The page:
The JP Morgan Chase (JPMC) story — in which the bank lost $2 billion on a failed effort to hedge a $400 billion portfolio of assets — has morphed into a Jamie Dimon story, complete with gossip about his private comments at a dinner party. The story is following the usual pattern: regulatory agencies piling on; inaccurate reporting about what the law requires; reporters consulting “experts” with political motivations who don’t know what they’re talking about; politicization of the story so that it becomes relevant to a public issue — in this case the Volcker rule; and then the focus on whether a well-known and respected person will be brought down by the controversy. It’s depressing to watch, but it is missing the point that the Volcker rule would not have prevented the loss and is probably unworkable.
There are a few things about this story that should be considered up front. Banking is a very risky business; only news reporters could think otherwise. A $2 billion loss sounds like a lot, but it’s 1/1000th the size of JPMC’s balance sheet. Hedging is not an option for a bank or any other financial institution; it’s an obligation. Hedges reduce risks, but they do it by taking a risk on a contrary or opposite trade. Hedges can go wrong as easily as proprietary trading, especially if there isn’t a perfect hedge for the particular risk a financial institution is trying to cover; in that case, hedges are complex and can miss the mark. On the other hand, if the bank had not hedged its risk, a turn in the market might have made its losses even larger. Since the portfolio the bank was hedging was almost $400 billion, a substantial loss on a non-hedged portfolio wouldn’t be surprising. The use of derivatives did not make this hedge any riskier than it would have been if actual securities had been used instead, but derivatives are often used for hedges because they are more flexible and can be tailored to specific needs.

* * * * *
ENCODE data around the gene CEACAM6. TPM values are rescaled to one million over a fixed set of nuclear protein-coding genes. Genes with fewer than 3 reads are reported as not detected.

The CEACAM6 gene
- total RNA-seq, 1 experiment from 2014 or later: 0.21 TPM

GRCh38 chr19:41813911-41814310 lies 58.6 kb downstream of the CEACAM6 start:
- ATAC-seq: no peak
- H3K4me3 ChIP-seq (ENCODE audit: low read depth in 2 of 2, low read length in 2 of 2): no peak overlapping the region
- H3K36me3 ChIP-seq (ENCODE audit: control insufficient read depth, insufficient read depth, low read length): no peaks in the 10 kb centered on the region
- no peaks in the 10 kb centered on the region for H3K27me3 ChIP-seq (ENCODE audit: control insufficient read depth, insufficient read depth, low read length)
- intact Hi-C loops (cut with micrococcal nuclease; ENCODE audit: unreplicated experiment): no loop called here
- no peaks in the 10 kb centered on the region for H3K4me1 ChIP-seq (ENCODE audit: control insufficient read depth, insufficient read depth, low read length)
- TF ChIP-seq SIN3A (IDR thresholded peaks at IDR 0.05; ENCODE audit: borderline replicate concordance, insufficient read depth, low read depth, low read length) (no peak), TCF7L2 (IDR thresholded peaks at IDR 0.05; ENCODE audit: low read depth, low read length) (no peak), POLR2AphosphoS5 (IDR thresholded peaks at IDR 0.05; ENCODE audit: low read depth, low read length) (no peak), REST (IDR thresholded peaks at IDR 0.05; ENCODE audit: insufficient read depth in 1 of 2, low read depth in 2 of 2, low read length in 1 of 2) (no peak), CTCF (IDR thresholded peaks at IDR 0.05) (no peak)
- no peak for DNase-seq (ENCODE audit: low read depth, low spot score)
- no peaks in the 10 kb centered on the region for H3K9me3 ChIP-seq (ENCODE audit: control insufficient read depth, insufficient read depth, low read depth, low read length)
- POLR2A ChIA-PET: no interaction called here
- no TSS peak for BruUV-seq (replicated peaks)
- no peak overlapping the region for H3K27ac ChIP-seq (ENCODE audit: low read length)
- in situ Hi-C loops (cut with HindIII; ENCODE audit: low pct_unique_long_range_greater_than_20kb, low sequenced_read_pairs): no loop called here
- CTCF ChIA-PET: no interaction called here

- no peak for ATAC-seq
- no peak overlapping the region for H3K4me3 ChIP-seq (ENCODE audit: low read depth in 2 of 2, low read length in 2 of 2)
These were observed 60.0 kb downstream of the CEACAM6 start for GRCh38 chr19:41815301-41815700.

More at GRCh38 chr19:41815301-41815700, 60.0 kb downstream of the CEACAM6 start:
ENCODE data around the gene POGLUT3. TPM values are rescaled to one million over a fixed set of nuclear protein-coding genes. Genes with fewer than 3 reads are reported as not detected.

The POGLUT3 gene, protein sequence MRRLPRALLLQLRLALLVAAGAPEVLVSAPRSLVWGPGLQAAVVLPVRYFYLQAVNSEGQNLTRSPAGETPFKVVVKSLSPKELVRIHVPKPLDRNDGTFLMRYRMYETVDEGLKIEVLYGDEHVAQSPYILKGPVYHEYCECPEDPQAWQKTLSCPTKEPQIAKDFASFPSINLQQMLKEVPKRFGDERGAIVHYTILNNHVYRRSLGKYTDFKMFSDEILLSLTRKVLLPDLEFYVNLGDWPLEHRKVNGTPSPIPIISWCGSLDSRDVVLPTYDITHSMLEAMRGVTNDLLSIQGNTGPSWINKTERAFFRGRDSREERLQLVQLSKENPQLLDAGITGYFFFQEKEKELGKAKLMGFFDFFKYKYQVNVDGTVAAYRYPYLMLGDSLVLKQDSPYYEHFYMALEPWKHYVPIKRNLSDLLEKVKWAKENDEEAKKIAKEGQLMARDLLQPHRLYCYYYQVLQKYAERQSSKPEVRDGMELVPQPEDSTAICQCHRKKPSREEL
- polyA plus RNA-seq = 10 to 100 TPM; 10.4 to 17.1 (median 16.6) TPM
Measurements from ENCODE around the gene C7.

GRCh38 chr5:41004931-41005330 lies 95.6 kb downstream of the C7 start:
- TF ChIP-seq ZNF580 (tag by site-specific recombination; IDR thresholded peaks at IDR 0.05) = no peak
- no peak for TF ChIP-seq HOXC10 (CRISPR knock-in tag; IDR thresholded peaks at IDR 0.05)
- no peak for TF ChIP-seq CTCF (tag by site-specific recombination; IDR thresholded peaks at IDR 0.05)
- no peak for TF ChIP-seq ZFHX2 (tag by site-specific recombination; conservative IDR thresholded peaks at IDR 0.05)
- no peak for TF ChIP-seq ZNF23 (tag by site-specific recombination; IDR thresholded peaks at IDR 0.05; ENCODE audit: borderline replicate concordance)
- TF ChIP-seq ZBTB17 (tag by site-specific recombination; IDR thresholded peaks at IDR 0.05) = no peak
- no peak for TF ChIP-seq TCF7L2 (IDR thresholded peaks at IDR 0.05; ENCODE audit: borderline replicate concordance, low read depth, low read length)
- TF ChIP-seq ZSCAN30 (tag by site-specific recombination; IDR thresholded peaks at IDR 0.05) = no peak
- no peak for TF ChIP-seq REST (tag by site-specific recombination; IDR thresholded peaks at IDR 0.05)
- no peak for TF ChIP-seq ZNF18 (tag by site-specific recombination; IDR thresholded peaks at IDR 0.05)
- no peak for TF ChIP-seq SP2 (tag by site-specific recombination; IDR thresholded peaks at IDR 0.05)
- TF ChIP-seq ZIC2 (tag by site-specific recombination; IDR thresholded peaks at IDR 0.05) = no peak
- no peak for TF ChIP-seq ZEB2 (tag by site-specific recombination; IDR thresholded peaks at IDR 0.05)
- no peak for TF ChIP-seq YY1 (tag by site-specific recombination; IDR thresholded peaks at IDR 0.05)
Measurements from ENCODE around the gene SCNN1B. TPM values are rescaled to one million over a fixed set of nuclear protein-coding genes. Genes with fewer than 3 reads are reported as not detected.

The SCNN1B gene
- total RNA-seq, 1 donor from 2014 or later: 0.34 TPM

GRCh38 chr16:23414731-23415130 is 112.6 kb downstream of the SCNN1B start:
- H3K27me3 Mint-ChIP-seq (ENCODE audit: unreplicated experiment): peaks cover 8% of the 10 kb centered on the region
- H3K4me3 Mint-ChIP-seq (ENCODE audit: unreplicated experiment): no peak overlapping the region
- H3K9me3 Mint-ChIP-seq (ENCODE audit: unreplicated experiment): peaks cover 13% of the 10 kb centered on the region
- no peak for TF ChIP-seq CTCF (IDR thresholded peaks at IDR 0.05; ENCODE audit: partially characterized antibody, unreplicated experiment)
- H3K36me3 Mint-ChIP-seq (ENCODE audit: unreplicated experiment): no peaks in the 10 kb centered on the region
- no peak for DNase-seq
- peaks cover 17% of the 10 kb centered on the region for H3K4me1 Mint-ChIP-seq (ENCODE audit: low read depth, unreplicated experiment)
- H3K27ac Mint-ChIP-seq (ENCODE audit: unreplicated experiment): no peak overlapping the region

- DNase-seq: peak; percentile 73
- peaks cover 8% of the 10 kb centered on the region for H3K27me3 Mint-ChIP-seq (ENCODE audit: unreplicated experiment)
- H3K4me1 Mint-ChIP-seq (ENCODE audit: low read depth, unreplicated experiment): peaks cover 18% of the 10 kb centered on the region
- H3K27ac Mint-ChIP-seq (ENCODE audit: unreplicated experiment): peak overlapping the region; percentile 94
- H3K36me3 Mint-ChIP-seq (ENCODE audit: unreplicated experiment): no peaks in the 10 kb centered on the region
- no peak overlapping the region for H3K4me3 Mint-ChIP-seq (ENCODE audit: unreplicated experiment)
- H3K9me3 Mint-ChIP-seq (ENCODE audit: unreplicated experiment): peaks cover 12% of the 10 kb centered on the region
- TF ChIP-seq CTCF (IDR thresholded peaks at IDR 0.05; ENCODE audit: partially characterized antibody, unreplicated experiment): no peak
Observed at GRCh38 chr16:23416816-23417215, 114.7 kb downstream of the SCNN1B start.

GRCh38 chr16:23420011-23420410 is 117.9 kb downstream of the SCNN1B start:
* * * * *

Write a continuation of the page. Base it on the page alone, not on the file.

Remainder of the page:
JPMC’s loss and Jamie Dimon’s fall from grace in the media is now part of the debate in Washington over the Volcker rule, but this is an artifact of the misinformation that has surrounded this issue. The Volcker rule would not have prevented the loss because it doesn’t prevent hedging. Senators Carl Levin (D-MI) and Jeff Merkley (D-OR) have claimed that the Volcker rule limits hedging to specific risks and prohibits attempting to cover the risk of a whole portfolio. But this is incorrect. The statutory language is clear that hedging is permitted on both single risks and on portfolios of risks — which the act calls “aggregated positions.” Senators Levin and Merkley had proposed an amendment to ban portfolio hedging, but it failed. They are now trying to get the same result by pressuring the regulators who are drafting the rule.
The problem with the Volcker rule is that proprietary trading and hedging look very much alike. Both involve buying and selling fixed income securities or derivatives. At the very least, it is necessary to review all the facts and circumstances about a transaction in order to be sure that it is a hedge rather than a proprietary trade. Attempting to write a rule that distinguishes between these two — prohibiting one, but permitting the other — is a daunting and probably impossible task. The reason that the regulation has been so long in coming is that the regulators are wrestling with this contradiction, trying to figure out how they can write a rule that defines a line for banks to follow. A failure to develop such a rule could paralyze the banks, limiting their hedging activities because of fear that they may be violating the restrictions on proprietary trading. A draft rule, put out several months ago, was almost 300 pages long and contained over 300 questions. The latest indications are that the regulation will not be ready by the July 21 deadline — two years after the adoption of the Dodd-Frank Act. In reality, the regulators should tell Congress that it can’t be done, that the Volcker rule should simply be repealed.